It has both. The Fog of Srebrenica is a metaphor as a title, but I also have decided to film through the fog, and pretty much every exterior is filmed in the fog. Somebody asked me if the fog portrays sadness, but I disagreed. I believed that it has deep spiritual essence and the ability to comprehend the pain and the suffering, as we are trying to get to some third dimension through the entire movie.
20 years on, the massacre of Srebrenica is still an open wound, shrouded, however, by a “veil” of hypocrisy especially by the West. How willing were the survivors that you approached to share their painful personal stories? And how diverse is their stance towards the massacre itself and the attribution of responsibility to its perpetrators?
Perhaps there is a reason that the events of July 1995 are called genocide by the International Criminal Tribunal for the former Yugoslavia. It was a sad event for the modern European and world history. Actually, how many humans can be killed within one week? Would anyone be able to sleep peacefully after that? Can we just imagine cutting over 8.000 trees without purpose- what a loss would that be? What about HUMAN LIFE? What surprises me is that my characters, who lost most of the close members of their families and some of them over 200 members of extended family, show neither hatred, nor will to revenge. They ask for justice. One thing that does bring a big question is denial. To be able to move on in our region of Western Balkans, we need to bring those responsible before justice.
How would you describe and assess the current political and social condition in Bosnia & Herzegovina?
I am an artist, not the politician. Living over 20 years in UK has taught me what proper democracy means and we do not have it. In Bosnia, unlike in the UK, politics equals mafia and corruption. It is sad that some of the characters in my film live in social housing abandoned by politicians, who have secured a great life for their children, but also great-grandchildren. It makes me sick! I hope that my film can change the life conditions of my characters.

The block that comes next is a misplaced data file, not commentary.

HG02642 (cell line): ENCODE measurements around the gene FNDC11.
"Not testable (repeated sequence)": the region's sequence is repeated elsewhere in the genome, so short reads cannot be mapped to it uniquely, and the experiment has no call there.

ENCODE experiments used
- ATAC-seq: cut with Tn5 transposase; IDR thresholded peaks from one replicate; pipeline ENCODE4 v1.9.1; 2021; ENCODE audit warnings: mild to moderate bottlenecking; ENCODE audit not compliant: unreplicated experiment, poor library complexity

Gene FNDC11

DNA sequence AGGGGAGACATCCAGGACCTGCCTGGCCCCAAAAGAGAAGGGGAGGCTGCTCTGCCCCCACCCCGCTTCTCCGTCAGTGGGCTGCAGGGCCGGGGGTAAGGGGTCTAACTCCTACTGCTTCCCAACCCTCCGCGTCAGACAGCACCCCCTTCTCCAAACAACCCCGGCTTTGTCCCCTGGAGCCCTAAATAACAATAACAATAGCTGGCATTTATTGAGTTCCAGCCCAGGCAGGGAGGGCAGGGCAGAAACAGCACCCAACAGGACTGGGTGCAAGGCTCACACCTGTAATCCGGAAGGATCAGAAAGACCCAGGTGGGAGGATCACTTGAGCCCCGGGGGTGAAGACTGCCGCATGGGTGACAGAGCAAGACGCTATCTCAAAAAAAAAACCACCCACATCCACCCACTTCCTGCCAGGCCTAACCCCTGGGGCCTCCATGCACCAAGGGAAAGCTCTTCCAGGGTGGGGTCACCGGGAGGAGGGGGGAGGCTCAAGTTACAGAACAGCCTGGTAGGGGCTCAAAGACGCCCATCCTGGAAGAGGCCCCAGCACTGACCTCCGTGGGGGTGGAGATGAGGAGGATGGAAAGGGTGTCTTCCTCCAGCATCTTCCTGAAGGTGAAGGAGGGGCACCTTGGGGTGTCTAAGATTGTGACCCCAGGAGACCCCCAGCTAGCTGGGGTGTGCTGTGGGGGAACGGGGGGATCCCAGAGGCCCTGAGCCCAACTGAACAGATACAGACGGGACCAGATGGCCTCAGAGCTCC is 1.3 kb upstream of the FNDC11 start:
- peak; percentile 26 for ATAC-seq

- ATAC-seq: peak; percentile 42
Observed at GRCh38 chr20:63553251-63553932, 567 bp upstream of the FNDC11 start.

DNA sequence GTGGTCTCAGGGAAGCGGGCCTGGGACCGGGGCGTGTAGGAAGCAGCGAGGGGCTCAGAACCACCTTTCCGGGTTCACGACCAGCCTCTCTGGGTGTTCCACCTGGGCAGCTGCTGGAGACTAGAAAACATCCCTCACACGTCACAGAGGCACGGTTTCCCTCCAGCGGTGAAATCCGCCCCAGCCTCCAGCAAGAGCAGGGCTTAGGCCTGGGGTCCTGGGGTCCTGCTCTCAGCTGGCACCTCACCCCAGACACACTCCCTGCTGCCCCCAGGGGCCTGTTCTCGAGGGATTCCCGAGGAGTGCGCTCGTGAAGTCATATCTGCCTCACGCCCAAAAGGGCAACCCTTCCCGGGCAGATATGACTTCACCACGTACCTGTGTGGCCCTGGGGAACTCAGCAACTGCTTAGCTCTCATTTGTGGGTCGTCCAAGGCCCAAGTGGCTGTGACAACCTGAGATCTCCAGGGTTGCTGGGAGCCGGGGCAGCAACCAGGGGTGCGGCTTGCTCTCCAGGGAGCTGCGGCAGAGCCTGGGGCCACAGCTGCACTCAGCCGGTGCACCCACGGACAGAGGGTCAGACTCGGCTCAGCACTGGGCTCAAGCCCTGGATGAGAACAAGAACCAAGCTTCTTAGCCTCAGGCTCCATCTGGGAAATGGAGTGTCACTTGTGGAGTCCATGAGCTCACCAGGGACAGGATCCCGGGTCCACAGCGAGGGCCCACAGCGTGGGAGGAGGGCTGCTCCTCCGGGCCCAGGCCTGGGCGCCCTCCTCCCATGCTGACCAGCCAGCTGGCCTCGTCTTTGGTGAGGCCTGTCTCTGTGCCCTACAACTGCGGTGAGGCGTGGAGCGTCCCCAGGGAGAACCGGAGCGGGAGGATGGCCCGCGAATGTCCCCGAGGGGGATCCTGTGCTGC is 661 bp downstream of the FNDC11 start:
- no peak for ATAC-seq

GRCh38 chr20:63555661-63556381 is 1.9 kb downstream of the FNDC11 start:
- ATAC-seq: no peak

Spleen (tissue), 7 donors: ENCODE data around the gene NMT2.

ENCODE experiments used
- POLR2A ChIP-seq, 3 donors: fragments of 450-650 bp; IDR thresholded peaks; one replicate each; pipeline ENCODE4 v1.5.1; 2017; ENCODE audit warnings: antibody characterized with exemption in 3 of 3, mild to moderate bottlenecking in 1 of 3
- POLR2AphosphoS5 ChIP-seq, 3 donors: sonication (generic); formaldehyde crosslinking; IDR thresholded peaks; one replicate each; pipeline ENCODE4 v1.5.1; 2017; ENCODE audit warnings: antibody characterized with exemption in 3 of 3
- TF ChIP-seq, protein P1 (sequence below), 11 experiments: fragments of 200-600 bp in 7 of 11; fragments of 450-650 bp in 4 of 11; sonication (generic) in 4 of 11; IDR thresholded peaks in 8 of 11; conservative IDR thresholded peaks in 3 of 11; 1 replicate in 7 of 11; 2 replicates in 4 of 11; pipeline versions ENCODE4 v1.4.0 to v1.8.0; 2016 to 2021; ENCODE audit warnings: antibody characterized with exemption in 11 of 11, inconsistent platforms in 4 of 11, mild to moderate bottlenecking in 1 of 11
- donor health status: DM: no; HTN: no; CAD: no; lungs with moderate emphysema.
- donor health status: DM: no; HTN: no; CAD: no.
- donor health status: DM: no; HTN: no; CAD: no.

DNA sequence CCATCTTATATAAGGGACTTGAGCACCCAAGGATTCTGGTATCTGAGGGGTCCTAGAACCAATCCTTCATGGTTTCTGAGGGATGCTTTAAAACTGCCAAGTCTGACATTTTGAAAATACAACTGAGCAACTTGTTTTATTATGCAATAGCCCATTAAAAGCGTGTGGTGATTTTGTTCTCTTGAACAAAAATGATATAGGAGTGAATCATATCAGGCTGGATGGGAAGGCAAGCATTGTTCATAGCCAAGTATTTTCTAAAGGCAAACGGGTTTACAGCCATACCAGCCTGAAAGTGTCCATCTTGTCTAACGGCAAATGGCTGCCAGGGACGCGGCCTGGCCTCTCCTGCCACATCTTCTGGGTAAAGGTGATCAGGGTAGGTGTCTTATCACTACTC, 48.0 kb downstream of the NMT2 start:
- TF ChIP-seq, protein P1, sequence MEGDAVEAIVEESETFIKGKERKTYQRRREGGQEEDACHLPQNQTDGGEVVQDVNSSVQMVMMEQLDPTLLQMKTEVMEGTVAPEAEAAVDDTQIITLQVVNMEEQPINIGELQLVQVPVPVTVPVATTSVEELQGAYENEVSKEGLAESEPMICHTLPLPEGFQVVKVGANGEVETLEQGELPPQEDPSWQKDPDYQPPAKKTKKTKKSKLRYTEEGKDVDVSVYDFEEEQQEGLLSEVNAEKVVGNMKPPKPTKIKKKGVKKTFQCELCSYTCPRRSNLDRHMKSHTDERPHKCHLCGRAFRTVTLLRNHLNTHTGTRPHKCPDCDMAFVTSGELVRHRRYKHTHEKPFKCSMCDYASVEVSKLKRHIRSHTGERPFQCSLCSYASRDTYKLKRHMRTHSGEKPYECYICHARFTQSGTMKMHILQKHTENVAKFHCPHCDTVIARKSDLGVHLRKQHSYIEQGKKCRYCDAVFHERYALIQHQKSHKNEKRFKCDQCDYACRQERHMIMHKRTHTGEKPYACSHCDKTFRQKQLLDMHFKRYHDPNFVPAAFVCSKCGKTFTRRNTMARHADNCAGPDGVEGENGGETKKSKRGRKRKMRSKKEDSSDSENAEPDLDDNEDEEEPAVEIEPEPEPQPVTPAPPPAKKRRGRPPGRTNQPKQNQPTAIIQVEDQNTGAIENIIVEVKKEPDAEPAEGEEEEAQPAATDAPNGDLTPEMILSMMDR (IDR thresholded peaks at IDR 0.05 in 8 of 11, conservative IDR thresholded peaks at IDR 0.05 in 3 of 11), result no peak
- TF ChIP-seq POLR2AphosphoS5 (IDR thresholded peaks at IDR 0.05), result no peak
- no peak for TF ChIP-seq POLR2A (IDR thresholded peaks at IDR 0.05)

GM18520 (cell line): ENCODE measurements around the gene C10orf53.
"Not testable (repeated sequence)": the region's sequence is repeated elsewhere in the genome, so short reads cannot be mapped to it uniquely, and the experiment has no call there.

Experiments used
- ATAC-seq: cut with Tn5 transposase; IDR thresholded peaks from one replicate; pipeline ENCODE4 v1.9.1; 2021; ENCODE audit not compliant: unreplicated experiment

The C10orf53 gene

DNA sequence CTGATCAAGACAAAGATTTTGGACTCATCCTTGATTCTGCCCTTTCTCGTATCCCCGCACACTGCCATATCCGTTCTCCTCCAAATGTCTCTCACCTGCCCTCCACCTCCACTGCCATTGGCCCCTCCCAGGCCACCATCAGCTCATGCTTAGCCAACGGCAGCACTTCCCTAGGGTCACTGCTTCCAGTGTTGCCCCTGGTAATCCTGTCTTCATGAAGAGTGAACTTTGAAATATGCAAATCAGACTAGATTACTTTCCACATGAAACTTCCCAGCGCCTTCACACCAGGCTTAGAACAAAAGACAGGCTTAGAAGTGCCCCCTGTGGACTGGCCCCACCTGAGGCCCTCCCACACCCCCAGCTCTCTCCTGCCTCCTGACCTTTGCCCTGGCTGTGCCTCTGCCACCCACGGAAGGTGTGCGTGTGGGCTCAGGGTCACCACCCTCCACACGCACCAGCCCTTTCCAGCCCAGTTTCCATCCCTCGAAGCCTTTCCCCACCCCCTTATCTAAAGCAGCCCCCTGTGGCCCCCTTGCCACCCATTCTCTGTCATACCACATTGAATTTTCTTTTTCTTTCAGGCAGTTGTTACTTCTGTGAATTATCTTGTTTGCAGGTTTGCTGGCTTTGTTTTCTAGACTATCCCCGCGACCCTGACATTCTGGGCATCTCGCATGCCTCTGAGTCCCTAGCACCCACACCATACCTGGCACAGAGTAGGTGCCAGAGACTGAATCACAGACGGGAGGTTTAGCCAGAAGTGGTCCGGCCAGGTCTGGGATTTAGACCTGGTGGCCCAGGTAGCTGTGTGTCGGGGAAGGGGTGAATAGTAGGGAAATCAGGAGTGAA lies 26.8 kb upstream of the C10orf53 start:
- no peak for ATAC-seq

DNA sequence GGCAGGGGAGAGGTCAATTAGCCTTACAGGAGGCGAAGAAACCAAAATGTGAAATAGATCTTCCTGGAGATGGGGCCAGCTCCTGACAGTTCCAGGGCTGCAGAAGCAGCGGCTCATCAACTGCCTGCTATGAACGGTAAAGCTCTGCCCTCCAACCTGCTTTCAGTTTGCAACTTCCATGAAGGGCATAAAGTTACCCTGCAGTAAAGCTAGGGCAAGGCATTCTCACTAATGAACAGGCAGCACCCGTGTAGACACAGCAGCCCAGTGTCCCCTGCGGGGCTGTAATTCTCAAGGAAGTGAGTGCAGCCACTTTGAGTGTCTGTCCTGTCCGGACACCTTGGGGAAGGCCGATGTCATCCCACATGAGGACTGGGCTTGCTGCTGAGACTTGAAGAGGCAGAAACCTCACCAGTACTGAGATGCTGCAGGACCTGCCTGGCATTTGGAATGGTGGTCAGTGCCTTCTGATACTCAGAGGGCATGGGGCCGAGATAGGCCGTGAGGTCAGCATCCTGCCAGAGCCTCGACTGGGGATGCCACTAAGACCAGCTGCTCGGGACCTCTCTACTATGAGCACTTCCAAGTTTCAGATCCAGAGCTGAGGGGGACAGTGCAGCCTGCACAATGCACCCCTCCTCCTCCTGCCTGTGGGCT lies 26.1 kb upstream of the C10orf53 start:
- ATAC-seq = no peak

Upon leaving former Yugoslavia, you applied for asylum in the UK, where you’ve been living and working ever since. How hard was it for you to adjust to a new reality? Have you managed to successfully “marry” the Bosnian and the British dimension of your identity?
Thinking back, I can say that I have become a citizen of the world. I love Bosnia and that part of the world, especially homemade food and nature, but I also love British society’s principle of politeness, in the same way that, when I filmed in India and Lebanon border with Syria, I also felt that the world belonged to me. We are truly one world, one humanity, therefore I will continue making movies that matter to this world. My next projects are related to Greece, Sri Lanka, Kenya and I will see which comes first.
I owe a lot to my family and my country Bosnia, but I love also Serbia, Croatia and the rest of the world.
So far you’ve directed documentaries and short films. Do you intend to shoot a fiction film at some point?
Yes, for sure. Fiction is my background, but, sadly, the complexity of making fiction films and the amount of money required are very often preventing film makers, while documentaries give you some kind of freedom and possibility to work on a low budget.
The fog of Srebrenica will be screened at the forthcoming 21th Sarajevo Film Festival on the 17th of August as a world premiere. More info on http://www.sff.ba/en
The film’s official website is http://www.srebrenicasurvivorsfilm.com/
Samir Mehanović’s page on vimeo is https://vimeo.com/user14521686